By Carolynne Dear for Hong Kong Livng
It’s been a busy twelve months for chef and restaurateur Connie Aldao-Worker. The beginning of the year saw her making the move from New Zealand to Hong Kong with her two young sons, and by mid-year she was managing the launch of the city’s much anticipated Madame Fu Grand Cafe Chinois inside Central’s Tai Kwun heritage redevelopment.
Designed by Christian Rhomberg (founder and chairman of the now-defunct KEE Club – once voted Asia’s ‘best private members’’ club – and early pioneer of the Lan Kwai Fong scene in the 1980s), the space occupies the whole of the top floor of the former Barrack Block. The huge area has been divided into seven lavishly decorated rooms, including a wrap-around verandah, main dining room, two private dining rooms, a lunch room, library and the gloriously pink Pearl Room – which within weeks of opening had hosted a Victoria’s Secrets ‘Angels’ shoot. Not without good reason has Madame Fu been nicknamed Hong Kong’s most instagrammable restaurant.
The backstory to the restaurant evoques a Shanghai-meets-Paris ‘grand cafe’ of the 1920s, based around a mysterious fictional persona named Madame Fu.
Lavish attention to detail, gorgeous soft furnishings in velvets and silks (my favourite are the lanterns on the verandah that have been created using vintage hermes scarves) as well as much colourful artwork – some of it painted by Rhomberg’s son – has made this one of Hong Kong’s most glamorous spaces.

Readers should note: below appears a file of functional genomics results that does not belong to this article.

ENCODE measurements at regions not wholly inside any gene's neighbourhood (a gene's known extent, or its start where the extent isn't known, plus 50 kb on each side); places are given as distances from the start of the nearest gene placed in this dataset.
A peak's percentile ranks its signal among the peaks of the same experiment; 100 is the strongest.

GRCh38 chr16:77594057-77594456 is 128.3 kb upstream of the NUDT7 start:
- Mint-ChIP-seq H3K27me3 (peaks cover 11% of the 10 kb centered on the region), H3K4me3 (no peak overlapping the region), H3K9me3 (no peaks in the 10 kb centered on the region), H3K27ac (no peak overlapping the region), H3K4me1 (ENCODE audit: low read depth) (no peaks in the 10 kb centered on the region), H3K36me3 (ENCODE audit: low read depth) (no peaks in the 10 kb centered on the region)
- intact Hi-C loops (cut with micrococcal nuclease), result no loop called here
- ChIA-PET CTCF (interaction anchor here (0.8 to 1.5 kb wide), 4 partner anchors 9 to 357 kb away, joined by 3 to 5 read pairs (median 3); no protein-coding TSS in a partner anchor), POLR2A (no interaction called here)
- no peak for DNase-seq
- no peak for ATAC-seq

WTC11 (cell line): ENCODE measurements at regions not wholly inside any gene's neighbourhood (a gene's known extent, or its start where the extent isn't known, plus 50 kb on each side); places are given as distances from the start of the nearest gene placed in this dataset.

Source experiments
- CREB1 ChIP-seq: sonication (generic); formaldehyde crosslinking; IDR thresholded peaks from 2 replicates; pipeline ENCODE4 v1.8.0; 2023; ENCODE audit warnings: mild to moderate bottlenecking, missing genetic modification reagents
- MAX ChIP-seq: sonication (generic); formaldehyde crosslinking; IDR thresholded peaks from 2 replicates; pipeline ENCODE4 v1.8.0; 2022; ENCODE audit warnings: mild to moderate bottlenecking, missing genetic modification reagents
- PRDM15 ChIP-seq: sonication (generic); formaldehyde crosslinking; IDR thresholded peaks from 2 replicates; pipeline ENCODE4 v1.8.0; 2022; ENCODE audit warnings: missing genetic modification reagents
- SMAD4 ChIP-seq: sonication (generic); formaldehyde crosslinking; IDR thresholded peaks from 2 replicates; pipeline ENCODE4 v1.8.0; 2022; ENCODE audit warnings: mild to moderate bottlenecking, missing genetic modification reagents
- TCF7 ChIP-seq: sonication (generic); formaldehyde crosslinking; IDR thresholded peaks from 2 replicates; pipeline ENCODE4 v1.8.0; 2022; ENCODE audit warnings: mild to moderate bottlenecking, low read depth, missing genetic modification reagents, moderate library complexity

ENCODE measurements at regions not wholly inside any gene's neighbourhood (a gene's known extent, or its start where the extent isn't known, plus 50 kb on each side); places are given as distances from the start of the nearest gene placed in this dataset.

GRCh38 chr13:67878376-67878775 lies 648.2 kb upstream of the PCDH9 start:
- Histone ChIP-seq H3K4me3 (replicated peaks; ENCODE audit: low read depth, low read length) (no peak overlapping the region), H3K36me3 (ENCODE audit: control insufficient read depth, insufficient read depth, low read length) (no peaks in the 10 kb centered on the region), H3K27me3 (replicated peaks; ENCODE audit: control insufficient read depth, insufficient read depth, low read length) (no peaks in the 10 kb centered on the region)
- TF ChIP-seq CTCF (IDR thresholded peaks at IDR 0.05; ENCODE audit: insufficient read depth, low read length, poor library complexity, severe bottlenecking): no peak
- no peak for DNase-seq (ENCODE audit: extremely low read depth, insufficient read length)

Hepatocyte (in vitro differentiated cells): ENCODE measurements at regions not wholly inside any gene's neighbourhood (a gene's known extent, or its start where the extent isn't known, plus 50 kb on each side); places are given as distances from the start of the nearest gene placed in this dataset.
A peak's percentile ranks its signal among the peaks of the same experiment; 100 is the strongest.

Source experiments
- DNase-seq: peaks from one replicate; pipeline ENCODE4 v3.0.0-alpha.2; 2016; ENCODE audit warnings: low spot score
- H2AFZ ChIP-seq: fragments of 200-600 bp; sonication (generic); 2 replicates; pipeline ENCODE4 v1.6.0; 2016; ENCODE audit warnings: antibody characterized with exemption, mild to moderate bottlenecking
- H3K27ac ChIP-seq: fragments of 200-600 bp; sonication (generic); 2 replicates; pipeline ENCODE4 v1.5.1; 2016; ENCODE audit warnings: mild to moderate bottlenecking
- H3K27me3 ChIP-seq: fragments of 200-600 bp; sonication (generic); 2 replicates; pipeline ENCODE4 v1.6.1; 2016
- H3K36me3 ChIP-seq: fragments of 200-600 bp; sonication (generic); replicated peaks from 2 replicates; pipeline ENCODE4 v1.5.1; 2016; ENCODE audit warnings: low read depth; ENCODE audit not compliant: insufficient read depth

But of course a restaurant needs substance, which is where Aldao-Worker comes in.
Appointed as the restaurant’s executive director, she is Argentinian by birth, married to the New Zealand consul-general in Hong Kong and Macau, Carl Worker, and arrived in the territory less than a year ago.
Nimbly directing staff and answering queries about various dishes during our interview, Aldao Worker admits she first started out in the restaurant trade as an office-based employee.
Back in the ‘90s, she was taken on by Argentinian celebrity chef and restaurateur, Francis Mallmann, and helped with everything from organising his cooking shows and co-writing his cookery books to putting together his busy travel itinerary. Eventually she started helping out in the kitchen “a little bit”, and this led to her eventually spending more time kitchen-side than office-side.
Her big break came in 1998 when she set up the award-winning 1884 Francis Bodegas Escorihuela restaurant in Buenos Aires. It went on to place seventh out of the top 50 restaurants in the world listed in the UK’s esteemed Restaurant magazine.
“It was a huge honour,” she says. “Of course myself and the whole team were extremely proud of what we’d achieved.”
In 2003 she married career diplomat Carl Worker, who at the time was serving as New Zealand Ambassador to Argentina, Uruguay and Paraguay. “Francis Mallmann took care of our wedding as a gift to us,” she tells me as we sit down to tea in Madame Fu’s main dining room. “We had a great party. And Nicolas Catena (owner of Catena Zapata Winery and the man credited with putting Argentinian wines on the world map) took care of all the wine.”
In 2009 Worker accepted the position of New Zealand ambassador to China and Mongolia and the family, including Aldao Worker’s two stepsons, Simon and Alex, and her two younger sons, Ollie and Nicky, moved to Beijing.